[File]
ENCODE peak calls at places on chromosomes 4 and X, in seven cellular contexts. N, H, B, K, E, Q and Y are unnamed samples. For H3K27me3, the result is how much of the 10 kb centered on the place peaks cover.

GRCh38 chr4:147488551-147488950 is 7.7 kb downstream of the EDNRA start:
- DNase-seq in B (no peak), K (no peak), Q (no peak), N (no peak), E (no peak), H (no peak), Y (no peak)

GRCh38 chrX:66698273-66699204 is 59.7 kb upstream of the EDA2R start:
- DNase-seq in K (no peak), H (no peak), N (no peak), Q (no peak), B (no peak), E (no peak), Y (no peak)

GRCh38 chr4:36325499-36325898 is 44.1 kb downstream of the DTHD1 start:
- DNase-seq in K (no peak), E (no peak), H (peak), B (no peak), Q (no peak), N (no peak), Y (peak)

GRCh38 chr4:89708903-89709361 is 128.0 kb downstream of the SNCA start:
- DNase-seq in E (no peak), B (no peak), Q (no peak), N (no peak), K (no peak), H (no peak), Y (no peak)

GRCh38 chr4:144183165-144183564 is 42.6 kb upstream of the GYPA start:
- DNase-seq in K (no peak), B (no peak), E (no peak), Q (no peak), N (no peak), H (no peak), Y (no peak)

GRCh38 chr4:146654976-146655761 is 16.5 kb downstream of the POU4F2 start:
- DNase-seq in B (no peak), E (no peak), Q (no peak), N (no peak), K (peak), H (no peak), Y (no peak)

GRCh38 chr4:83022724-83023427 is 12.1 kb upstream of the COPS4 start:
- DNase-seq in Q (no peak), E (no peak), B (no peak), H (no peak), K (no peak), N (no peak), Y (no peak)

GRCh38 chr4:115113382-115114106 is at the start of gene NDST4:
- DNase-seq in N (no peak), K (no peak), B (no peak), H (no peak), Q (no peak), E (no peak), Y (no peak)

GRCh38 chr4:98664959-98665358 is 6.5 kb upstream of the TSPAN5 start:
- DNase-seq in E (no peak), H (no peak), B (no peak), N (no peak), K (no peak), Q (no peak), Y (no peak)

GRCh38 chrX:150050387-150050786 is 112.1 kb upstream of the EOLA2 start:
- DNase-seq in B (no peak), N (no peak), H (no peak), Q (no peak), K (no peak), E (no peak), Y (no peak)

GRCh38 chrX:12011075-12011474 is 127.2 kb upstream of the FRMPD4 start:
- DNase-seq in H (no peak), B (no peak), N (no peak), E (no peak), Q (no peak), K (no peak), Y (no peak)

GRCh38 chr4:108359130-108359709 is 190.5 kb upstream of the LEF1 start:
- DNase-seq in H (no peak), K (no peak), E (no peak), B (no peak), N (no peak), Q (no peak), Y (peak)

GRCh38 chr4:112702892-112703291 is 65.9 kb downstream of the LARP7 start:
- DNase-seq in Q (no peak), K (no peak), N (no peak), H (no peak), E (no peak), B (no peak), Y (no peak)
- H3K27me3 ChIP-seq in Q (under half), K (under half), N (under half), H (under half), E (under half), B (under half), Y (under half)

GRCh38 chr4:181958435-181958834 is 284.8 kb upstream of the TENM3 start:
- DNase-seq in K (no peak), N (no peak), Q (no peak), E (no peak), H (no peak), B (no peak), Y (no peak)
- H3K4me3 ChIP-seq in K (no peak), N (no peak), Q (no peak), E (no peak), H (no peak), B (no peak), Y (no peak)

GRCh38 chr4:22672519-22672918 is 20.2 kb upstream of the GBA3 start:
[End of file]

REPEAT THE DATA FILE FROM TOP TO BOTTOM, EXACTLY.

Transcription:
ENCODE peak calls at places on chromosomes 4 and X, in seven cellular contexts. N, H, B, K, E, Q and Y are unnamed samples. For H3K27me3, the result is how much of the 10 kb centered on the place peaks cover.

GRCh38 chr4:147488551-147488950 is 7.7 kb downstream of the EDNRA start:
- DNase-seq in B (no peak), K (no peak), Q (no peak), N (no peak), E (no peak), H (no peak), Y (no peak)

GRCh38 chrX:66698273-66699204 is 59.7 kb upstream of the EDA2R start:
- DNase-seq in K (no peak), H (no peak), N (no peak), Q (no peak), B (no peak), E (no peak), Y (no peak)

GRCh38 chr4:36325499-36325898 is 44.1 kb downstream of the DTHD1 start:
- DNase-seq in K (no peak), E (no peak), H (peak), B (no peak), Q (no peak), N (no peak), Y (peak)

GRCh38 chr4:89708903-89709361 is 128.0 kb downstream of the SNCA start:
- DNase-seq in E (no peak), B (no peak), Q (no peak), N (no peak), K (no peak), H (no peak), Y (no peak)

GRCh38 chr4:144183165-144183564 is 42.6 kb upstream of the GYPA start:
- DNase-seq in K (no peak), B (no peak), E (no peak), Q (no peak), N (no peak), H (no peak), Y (no peak)

GRCh38 chr4:146654976-146655761 is 16.5 kb downstream of the POU4F2 start:
- DNase-seq in B (no peak), E (no peak), Q (no peak), N (no peak), K (peak), H (no peak), Y (no peak)

GRCh38 chr4:83022724-83023427 is 12.1 kb upstream of the COPS4 start:
- DNase-seq in Q (no peak), E (no peak), B (no peak), H (no peak), K (no peak), N (no peak), Y (no peak)

GRCh38 chr4:115113382-115114106 is at the start of gene NDST4:
- DNase-seq in N (no peak), K (no peak), B (no peak), H (no peak), Q (no peak), E (no peak), Y (no peak)

GRCh38 chr4:98664959-98665358 is 6.5 kb upstream of the TSPAN5 start:
- DNase-seq in E (no peak), H (no peak), B (no peak), N (no peak), K (no peak), Q (no peak), Y (no peak)

GRCh38 chrX:150050387-150050786 is 112.1 kb upstream of the EOLA2 start:
- DNase-seq in B (no peak), N (no peak), H (no peak), Q (no peak), K (no peak), E (no peak), Y (no peak)

GRCh38 chrX:12011075-12011474 is 127.2 kb upstream of the FRMPD4 start:
- DNase-seq in H (no peak), B (no peak), N (no peak), E (no peak), Q (no peak), K (no peak), Y (no peak)

GRCh38 chr4:108359130-108359709 is 190.5 kb upstream of the LEF1 start:
- DNase-seq in H (no peak), K (no peak), E (no peak), B (no peak), N (no peak), Q (no peak), Y (peak)

GRCh38 chr4:112702892-112703291 is 65.9 kb downstream of the LARP7 start:
- DNase-seq in Q (no peak), K (no peak), N (no peak), H (no peak), E (no peak), B (no peak), Y (no peak)
- H3K27me3 ChIP-seq in Q (under half), K (under half), N (under half), H (under half), E (under half), B (under half), Y (under half)

GRCh38 chr4:181958435-181958834 is 284.8 kb upstream of the TENM3 start:
- DNase-seq in K (no peak), N (no peak), Q (no peak), E (no peak), H (no peak), B (no peak), Y (no peak)
- H3K4me3 ChIP-seq in K (no peak), N (no peak), Q (no peak), E (no peak), H (no peak), B (no peak), Y (no peak)

GRCh38 chr4:22672519-22672918 is 20.2 kb upstream of the GBA3 start: